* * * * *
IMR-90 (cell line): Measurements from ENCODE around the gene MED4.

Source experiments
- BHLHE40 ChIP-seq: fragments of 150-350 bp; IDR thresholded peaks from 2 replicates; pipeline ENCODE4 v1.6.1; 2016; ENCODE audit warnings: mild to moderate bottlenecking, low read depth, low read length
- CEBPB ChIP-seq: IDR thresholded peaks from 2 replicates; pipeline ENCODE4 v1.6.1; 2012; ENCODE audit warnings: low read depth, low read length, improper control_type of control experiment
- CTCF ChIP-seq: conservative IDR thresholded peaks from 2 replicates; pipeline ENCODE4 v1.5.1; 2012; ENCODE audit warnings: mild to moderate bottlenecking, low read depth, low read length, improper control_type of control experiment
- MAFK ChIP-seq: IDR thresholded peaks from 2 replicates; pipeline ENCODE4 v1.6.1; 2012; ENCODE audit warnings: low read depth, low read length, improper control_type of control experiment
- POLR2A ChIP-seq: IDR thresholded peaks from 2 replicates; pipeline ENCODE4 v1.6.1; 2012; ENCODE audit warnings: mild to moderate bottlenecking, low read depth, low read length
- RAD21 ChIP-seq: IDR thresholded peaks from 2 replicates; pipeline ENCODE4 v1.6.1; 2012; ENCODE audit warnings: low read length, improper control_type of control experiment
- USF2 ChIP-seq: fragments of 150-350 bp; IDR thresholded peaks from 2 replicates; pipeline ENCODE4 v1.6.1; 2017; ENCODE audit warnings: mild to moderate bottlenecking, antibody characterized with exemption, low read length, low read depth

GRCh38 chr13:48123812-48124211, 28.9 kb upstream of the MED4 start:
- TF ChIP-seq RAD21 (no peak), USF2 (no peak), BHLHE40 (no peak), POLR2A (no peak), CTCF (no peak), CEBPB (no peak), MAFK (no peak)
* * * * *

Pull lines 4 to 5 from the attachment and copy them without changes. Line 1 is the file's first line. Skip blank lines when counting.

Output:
- CEBPB ChIP-seq: IDR thresholded peaks from 2 replicates; pipeline ENCODE4 v1.6.1; 2012; ENCODE audit warnings: low read depth, low read length, improper control_type of control experiment
- CTCF ChIP-seq: conservative IDR thresholded peaks from 2 replicates; pipeline ENCODE4 v1.5.1; 2012; ENCODE audit warnings: mild to moderate bottlenecking, low read depth, low read length, improper control_type of control experiment